But over the past few months, even newer Omicron offshoots have arrived. Currently, EG.5.1, or Eris, is the dominant one in the United States, United Kingdom, and China. Meanwhile, a variant called BA.2.86, or Pirola, has been detected in several countries. Pirola has raised alarm bells because it has more than 30 new mutations compared to XBB.1.5.
Even though the new boosters were formulated against XBB.1.5, they’re still expected to provide protection against these new variants. “The reason is, while antibodies are important in protection against mild disease, the critical part of the immune response that’s important for protecting against severe disease is T cells,” says Paul Offit, a professor of vaccinology at the University of Pennsylvania and member of the FDA’s vaccine advisory committee.
These cells are a different part of the immune response. Unlike antibodies, which neutralize a pathogen by preventing it from infecting cells, T cells work by eliminating the cells that have already been invaded and boosting creation of more antibodies. Both the Moderna and Pfizer-BioNTech Covid vaccines produce long-lasting T cells in addition to antibodies.
It’s why, Offit says, when the Omicron wave hit in late 2021 and peaked in January 2022, the US didn’t see a dramatic increase in hospitalizations and deaths even as cases rose significantly: People’s T cells kicked into gear, even when their antibodies didn’t recognize the Omicron variant.
“In some ways,” says Offit, when it comes to vaccine booster development, “it almost doesn’t matter what we pick to target” because the coronavirus has yet to evolve away from T cell recognition. “Everything works.”
Scientists think T cells are able to protect against severe Covid because they’re recognizing parts of the virus that have remained unchanged throughout the pandemic. “I suspect that as we continue to vaccinate, there are some conserved regions [of the virus],” says Jacqueline Miller, Moderna’s head of infectious diseases. “So even with the accumulation of mutations, we’re still building on previous immunity.”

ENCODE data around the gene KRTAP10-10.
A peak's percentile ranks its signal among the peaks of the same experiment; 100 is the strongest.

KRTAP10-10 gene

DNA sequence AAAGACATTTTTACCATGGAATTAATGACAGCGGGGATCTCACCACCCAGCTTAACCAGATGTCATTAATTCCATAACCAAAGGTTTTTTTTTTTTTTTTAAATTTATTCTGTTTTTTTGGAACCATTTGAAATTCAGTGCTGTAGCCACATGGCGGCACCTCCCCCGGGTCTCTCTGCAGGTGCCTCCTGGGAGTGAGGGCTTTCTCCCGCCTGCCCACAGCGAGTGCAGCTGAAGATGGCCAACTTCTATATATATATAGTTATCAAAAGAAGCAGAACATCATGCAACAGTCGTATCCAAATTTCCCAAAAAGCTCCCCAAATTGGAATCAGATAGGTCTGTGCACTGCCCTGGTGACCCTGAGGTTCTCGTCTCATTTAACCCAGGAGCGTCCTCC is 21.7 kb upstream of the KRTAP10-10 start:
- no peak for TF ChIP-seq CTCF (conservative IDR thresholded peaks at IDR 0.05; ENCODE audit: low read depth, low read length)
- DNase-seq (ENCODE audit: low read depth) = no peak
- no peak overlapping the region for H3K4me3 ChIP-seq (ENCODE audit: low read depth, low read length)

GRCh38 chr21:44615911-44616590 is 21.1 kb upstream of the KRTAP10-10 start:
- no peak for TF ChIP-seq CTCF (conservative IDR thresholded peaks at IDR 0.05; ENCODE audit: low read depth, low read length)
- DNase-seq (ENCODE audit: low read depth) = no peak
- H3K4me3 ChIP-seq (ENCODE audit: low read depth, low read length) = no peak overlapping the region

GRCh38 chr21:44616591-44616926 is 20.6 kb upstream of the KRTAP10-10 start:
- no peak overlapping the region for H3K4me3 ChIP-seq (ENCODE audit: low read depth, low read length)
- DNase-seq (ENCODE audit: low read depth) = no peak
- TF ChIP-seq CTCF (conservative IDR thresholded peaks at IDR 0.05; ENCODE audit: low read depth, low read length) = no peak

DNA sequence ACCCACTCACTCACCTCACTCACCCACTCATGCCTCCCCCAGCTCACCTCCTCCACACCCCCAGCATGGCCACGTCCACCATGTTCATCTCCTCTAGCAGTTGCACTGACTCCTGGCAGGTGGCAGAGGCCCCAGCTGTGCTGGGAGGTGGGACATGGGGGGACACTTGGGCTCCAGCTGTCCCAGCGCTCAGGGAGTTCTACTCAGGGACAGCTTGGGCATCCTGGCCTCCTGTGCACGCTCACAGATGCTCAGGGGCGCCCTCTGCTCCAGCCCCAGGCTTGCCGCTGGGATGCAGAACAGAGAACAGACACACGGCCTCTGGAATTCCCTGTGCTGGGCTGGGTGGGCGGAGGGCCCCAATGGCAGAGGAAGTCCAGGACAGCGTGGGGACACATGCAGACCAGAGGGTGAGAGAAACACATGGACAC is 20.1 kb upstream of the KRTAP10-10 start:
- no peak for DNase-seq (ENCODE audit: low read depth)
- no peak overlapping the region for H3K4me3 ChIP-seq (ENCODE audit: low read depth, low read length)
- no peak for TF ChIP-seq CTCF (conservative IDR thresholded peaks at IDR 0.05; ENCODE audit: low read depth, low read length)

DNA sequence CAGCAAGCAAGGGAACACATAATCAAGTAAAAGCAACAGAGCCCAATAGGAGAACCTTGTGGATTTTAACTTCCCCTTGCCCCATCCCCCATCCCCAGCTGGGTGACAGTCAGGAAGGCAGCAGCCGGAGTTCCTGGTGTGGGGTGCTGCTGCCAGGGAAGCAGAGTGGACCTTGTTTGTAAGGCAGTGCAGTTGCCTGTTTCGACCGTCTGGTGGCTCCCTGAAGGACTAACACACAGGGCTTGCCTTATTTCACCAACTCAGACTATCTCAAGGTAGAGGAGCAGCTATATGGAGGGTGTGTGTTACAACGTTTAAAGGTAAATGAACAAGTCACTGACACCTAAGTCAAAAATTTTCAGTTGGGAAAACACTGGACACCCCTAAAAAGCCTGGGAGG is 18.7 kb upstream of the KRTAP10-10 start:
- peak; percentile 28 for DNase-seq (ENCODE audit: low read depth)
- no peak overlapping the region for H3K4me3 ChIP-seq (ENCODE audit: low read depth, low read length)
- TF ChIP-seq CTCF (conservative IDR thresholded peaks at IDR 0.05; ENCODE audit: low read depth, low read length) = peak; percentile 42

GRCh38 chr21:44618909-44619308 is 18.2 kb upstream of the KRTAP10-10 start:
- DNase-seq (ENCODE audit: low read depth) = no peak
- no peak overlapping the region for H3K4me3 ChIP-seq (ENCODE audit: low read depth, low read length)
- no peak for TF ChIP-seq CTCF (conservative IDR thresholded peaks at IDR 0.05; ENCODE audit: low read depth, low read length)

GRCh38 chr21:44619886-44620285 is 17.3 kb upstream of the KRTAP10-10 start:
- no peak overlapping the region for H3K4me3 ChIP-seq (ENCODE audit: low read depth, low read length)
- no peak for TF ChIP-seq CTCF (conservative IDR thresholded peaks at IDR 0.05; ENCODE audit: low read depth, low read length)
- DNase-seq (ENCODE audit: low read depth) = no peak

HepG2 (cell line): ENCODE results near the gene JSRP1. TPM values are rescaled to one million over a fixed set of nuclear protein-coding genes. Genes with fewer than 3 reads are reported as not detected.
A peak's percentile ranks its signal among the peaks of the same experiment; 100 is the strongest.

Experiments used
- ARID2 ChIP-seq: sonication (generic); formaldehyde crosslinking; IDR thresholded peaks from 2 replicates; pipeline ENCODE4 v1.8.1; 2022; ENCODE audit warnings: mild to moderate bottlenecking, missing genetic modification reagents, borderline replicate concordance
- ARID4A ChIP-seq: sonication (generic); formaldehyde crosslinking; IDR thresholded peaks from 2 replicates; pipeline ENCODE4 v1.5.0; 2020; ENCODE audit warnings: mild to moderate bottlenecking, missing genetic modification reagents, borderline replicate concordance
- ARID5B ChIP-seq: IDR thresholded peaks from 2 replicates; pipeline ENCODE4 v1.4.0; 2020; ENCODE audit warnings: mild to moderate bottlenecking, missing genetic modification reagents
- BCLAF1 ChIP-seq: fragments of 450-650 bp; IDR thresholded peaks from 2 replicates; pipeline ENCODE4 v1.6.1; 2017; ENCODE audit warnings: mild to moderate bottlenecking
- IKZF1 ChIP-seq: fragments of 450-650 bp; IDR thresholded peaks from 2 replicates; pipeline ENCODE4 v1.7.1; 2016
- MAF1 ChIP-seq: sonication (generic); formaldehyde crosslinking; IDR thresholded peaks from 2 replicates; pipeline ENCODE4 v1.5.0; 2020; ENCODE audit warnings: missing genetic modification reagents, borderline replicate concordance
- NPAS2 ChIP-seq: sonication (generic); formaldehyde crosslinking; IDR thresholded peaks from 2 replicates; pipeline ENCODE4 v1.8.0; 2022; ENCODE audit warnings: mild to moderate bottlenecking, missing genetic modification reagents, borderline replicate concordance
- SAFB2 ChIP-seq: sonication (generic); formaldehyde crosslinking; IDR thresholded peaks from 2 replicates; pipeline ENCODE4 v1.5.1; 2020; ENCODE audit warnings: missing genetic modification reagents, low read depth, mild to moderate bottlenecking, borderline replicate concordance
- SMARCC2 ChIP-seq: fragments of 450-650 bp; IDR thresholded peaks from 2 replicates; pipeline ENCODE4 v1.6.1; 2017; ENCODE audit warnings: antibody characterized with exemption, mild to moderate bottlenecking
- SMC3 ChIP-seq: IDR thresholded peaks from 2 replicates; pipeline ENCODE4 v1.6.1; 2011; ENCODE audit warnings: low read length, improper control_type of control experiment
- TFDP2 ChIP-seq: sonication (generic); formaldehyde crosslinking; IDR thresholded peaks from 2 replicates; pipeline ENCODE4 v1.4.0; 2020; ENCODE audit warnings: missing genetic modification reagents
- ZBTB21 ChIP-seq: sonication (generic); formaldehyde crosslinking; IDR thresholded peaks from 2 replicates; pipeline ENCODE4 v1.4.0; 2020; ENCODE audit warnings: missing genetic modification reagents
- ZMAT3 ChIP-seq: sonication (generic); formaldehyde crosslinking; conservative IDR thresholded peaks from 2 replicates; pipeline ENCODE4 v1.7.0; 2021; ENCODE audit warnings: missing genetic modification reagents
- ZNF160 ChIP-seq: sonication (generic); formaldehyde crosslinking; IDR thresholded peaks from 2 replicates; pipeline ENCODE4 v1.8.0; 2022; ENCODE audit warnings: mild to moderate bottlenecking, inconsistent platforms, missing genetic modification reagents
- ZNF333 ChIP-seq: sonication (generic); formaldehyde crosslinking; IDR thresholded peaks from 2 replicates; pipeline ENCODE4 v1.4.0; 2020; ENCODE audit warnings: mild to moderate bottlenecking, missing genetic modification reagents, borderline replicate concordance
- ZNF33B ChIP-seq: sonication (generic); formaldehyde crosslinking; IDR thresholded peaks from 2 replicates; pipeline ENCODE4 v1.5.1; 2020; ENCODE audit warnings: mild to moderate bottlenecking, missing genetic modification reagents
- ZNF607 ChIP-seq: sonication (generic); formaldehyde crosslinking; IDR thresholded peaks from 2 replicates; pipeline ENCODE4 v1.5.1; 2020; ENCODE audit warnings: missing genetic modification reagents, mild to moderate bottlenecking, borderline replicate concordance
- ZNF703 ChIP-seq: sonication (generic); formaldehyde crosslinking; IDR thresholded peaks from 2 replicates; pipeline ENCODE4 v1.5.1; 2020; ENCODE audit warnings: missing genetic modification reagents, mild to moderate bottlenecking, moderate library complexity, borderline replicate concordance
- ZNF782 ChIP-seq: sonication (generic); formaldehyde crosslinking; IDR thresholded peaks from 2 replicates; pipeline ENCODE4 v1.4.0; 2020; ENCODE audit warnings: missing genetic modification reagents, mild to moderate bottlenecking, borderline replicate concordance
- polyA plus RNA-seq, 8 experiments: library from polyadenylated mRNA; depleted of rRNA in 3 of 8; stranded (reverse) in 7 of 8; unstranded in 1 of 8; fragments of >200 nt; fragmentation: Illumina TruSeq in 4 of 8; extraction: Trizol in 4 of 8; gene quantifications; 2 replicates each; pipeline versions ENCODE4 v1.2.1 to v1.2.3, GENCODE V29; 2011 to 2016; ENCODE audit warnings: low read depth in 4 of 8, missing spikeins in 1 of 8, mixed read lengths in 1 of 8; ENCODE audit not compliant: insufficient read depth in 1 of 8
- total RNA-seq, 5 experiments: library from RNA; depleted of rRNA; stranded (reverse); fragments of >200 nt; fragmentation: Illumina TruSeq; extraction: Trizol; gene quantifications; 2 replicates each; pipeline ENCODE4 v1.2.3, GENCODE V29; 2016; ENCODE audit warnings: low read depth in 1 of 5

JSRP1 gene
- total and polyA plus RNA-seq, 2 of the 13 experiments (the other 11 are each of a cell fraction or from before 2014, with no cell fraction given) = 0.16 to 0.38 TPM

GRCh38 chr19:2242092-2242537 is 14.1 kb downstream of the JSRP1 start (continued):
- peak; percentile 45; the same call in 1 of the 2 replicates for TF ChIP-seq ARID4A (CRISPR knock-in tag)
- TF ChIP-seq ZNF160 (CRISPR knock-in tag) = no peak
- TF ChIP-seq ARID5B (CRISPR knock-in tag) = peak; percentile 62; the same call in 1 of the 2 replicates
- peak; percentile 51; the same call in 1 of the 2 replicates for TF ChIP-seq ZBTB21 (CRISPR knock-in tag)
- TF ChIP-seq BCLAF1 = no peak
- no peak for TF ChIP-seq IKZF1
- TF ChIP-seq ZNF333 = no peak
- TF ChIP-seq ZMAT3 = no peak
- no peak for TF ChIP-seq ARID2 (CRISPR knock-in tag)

People who have hybrid immunity—that is, have had a Covid infection and have also been vaccinated—seem to have the best immune responses to new variants, she says, which suggests that previous exposure shapes and improves immune responses to new variants. Preliminary studies show that antibodies generated by previous infections and vaccinations should be capable of neutralizing Pirola.
Earlier this month, Moderna issued a press release saying that clinical trial data showed that its updated booster generated a strong immune response against Pirola, as well as the more prevalent Eris variant.
In a statement to WIRED, Pfizer spokesperson Jerica Pitts said the company continues to closely monitor emerging variants and conduct tests of its updated monovalent booster against them. Data presented at Tuesday’s CDC meeting showed that Pfizer-BioNTech’s updated booster elicited a strong neutralizing antibody response against both Eris and Pirola.
The FDA expects that Covid-19 vaccines will continue to be updated on an annual basis, unless a completely new variant emerges that requires a different approach. “We will always be a little behind the virus,” says Ho. “In this instance, we won’t suffer too much, but that might not be the case going forward. Surveillance is imperative.”